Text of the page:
Consumer group fights with USDA over food safety

Campaigners with the consumer advocacy group SumofUs.org unspool pages of an online petition with what they say are 500,000 signatures urging President Obama to stop expansion of a USDA meat inspection pilot program. (WTOP/Kate Ryan)

WASHINGTON – Modernizing the way meat is processed for your plate could gross you out, according to the group SumOfUs.org.

The group took what it says were 500,000 signatures from an online petition to the White House Thursday urging President Obama to halt plans to expand a U.S. Department of Agriculture plan to streamline and speed up the processing of poultry.

Rob Wohl, a campaigner at SumOfUs.org, an online consumer advocacy group, says the U.S. Agriculture Department’s plans to expand it’s HIMP (Hazard Analysis and Critical Control Point-Based Inspection Models Program) pilot program to poultry operations throughout the country could leave consumers at risk for diseases like salmonella.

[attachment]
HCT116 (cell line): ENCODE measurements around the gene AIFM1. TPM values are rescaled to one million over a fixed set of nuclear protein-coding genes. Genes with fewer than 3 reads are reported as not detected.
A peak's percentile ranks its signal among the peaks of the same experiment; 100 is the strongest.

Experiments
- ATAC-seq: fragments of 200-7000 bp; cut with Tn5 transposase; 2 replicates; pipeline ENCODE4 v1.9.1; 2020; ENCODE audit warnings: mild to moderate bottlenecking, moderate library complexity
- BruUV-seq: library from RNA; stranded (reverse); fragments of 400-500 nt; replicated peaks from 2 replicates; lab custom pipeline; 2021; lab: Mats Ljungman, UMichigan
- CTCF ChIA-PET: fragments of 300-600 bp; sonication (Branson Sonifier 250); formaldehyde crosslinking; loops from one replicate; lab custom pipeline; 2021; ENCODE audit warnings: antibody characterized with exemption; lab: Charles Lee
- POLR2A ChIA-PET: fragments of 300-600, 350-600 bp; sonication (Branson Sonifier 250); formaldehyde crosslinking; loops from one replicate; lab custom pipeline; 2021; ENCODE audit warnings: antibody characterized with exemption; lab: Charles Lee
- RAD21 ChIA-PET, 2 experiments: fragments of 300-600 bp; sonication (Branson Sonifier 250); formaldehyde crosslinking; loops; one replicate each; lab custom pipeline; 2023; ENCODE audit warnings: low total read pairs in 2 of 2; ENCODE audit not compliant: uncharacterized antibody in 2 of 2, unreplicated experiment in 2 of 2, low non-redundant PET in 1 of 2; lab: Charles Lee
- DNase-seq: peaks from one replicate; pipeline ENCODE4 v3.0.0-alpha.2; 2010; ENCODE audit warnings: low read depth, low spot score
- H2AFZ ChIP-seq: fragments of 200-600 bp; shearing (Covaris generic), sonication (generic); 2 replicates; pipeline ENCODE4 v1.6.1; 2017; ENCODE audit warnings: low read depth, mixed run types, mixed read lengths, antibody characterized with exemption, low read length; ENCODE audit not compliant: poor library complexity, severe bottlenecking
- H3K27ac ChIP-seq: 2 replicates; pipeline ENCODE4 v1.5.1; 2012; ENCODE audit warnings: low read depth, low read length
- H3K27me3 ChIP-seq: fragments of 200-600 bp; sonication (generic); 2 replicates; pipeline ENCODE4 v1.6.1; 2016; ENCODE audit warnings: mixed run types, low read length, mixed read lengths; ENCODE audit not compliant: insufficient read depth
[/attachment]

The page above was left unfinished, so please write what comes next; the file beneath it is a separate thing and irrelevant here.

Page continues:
The USDA’s Food Safety and Inspection Service denies any claims that it’s efforts to boost efficiency compromise health or safety. Cathy Cochran, public affairs specialist with the Food Safety and Inspection Service sent the following statement to WTOP regarding SumOfUs.org’s statements:

These allegations are false. Groups claiming to be food safety focused are protesting modernization that would prevent at least 5,000 American illnesses every year. These food safety enhancements dramatically lower fecal contamination rates and positive Salmonella test results in poultry plants, not to mention that they would put in place stricter requirements for quality defects, such as bruises.

Cochran, speaking for the USDA, said an opinion piece that appeared on the website FoodSafetyNews.com, sums up the USDA’s position.

Tom Super, vice president of communications for the National Chicken Council, says it is not in companies’ best interest to operate at speeds that cannot produce safe and high quality poultry products.

“USDA’s proposal is about making poultry products safer. It is about shifting more federal resources to focus on things you can’t see, like Salmonella and other food borne bacteria. This proposal has been tested, studied, debated and proven successful for 14 years,” Super says.

This article has been modified to remove a Washington Post article that was about a USDA Inspector General audit of pork slaughter plants, not poultry plants.

WTOP’s Kate Ryan contributed to this report. Follow @kateryanWTOP and @WTOP on Twitter.


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